If efforts were coordinated, local governments from the district level down to the village head, civil society organisations, and police could potentially make up the numbers required for more regular and productive interactions with former prisoners. This is far easier said than done, of course. In some cases, transferring the requisite knowledge and skills would be laborious, and security agencies may well be reluctant to share sensitive information on the individuals in question. But unless engagements are more frequent and locally relevant, recipients of central government programmes will simply view their interactions with the state as little more than opportunities for an occasional hand-out. While this may establish a degree of goodwill, intermittent cash injections will fall short of building the connections and trust necessary for positive change.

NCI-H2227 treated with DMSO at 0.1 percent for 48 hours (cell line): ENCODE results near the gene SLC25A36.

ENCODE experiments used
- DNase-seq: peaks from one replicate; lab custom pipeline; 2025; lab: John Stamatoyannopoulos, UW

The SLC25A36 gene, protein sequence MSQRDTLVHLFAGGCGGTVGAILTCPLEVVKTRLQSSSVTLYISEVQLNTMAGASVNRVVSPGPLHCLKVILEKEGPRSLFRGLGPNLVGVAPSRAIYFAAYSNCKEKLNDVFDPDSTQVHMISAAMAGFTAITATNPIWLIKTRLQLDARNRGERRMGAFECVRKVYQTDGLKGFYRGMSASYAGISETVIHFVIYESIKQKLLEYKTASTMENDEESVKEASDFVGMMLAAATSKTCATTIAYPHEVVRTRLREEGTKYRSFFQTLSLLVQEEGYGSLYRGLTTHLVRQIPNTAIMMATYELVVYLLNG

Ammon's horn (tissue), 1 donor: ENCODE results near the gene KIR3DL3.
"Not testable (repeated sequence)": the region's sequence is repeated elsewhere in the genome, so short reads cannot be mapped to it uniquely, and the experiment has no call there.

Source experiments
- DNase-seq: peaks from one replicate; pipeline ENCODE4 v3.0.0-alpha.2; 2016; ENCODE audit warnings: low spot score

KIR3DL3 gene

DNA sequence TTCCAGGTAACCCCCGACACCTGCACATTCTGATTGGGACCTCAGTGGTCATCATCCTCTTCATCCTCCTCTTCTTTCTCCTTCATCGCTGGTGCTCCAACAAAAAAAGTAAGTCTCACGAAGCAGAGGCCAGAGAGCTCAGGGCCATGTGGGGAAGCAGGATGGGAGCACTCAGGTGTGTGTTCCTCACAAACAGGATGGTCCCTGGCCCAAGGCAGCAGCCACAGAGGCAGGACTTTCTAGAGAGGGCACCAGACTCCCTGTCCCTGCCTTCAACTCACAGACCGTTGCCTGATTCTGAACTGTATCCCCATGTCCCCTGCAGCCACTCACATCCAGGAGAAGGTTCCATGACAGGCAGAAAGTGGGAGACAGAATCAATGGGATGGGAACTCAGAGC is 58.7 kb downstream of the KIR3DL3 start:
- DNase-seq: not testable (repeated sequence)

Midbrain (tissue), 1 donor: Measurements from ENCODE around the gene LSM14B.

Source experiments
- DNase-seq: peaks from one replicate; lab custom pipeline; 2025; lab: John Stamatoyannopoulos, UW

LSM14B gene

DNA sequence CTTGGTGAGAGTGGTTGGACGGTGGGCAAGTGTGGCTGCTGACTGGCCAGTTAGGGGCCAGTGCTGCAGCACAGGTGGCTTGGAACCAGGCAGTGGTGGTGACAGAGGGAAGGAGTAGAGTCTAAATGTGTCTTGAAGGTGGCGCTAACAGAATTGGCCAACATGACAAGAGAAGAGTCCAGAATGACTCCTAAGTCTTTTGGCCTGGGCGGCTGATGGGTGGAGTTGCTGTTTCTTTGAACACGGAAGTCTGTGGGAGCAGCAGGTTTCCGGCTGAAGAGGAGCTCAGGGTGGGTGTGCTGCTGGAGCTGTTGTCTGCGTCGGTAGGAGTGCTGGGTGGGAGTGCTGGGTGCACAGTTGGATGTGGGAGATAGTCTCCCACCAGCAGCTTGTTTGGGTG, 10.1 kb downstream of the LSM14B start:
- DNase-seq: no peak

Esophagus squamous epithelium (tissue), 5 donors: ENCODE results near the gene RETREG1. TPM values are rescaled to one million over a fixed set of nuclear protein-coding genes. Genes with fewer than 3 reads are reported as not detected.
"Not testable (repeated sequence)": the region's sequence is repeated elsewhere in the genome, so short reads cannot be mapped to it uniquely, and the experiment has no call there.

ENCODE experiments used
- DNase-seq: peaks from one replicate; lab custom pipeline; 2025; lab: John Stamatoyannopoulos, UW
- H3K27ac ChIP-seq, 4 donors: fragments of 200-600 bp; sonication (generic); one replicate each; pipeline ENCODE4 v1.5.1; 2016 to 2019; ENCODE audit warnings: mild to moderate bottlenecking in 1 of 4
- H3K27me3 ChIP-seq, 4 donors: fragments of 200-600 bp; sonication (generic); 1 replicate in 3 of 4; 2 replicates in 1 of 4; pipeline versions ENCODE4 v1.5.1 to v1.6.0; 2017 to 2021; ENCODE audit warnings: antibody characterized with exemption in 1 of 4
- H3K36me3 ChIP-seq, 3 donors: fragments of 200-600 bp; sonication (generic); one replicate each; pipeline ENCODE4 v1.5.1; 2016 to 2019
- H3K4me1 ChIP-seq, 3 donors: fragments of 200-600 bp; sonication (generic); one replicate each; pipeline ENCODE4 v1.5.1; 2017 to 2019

About the Author

Cameron Sumpter is an Associate Research Fellow at the Centre of Excellence for National Security (CENS), a constituent unit of the S. Rajaratnam School of International Studies (RSIS), Nanyang Technological University (NTU) in Singapore. He holds an MA with first-class honours from the University of Auckland, where he wrote his thesis on prison-based deradicalisation and disengagement strategies. Cameron conducts regular field work in Indonesia, investigating state and civil society efforts to prevent and counter violent extremism.